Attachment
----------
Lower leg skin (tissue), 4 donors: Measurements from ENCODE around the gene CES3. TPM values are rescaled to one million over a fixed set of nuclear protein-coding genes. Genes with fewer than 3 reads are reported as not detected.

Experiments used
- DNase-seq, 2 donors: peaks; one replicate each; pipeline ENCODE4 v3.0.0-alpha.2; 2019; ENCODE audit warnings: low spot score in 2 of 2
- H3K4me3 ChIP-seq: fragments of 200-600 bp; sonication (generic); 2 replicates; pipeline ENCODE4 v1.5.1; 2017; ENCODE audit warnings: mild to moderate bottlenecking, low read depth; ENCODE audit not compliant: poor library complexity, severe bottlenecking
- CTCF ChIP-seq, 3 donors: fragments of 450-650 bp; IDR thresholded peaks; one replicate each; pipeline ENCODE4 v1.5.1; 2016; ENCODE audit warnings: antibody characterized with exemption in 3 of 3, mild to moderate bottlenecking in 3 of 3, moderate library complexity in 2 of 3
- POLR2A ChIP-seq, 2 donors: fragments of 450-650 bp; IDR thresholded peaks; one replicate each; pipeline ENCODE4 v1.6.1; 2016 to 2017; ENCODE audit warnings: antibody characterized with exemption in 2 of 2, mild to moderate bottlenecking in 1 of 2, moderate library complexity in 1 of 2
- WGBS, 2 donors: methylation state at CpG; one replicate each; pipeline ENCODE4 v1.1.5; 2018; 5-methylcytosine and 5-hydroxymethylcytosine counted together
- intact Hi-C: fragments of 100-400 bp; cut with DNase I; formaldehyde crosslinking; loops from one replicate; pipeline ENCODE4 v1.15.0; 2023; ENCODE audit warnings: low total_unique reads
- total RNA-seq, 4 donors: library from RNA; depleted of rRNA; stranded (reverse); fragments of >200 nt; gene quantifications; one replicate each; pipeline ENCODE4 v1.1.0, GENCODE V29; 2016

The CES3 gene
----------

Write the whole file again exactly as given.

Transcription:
Lower leg skin (tissue), 4 donors: Measurements from ENCODE around the gene CES3. TPM values are rescaled to one million over a fixed set of nuclear protein-coding genes. Genes with fewer than 3 reads are reported as not detected.

Experiments used
- DNase-seq, 2 donors: peaks; one replicate each; pipeline ENCODE4 v3.0.0-alpha.2; 2019; ENCODE audit warnings: low spot score in 2 of 2
- H3K4me3 ChIP-seq: fragments of 200-600 bp; sonication (generic); 2 replicates; pipeline ENCODE4 v1.5.1; 2017; ENCODE audit warnings: mild to moderate bottlenecking, low read depth; ENCODE audit not compliant: poor library complexity, severe bottlenecking
- CTCF ChIP-seq, 3 donors: fragments of 450-650 bp; IDR thresholded peaks; one replicate each; pipeline ENCODE4 v1.5.1; 2016; ENCODE audit warnings: antibody characterized with exemption in 3 of 3, mild to moderate bottlenecking in 3 of 3, moderate library complexity in 2 of 3
- POLR2A ChIP-seq, 2 donors: fragments of 450-650 bp; IDR thresholded peaks; one replicate each; pipeline ENCODE4 v1.6.1; 2016 to 2017; ENCODE audit warnings: antibody characterized with exemption in 2 of 2, mild to moderate bottlenecking in 1 of 2, moderate library complexity in 1 of 2
- WGBS, 2 donors: methylation state at CpG; one replicate each; pipeline ENCODE4 v1.1.5; 2018; 5-methylcytosine and 5-hydroxymethylcytosine counted together
- intact Hi-C: fragments of 100-400 bp; cut with DNase I; formaldehyde crosslinking; loops from one replicate; pipeline ENCODE4 v1.15.0; 2023; ENCODE audit warnings: low total_unique reads
- total RNA-seq, 4 donors: library from RNA; depleted of rRNA; stranded (reverse); fragments of >200 nt; gene quantifications; one replicate each; pipeline ENCODE4 v1.1.0, GENCODE V29; 2016

The CES3 gene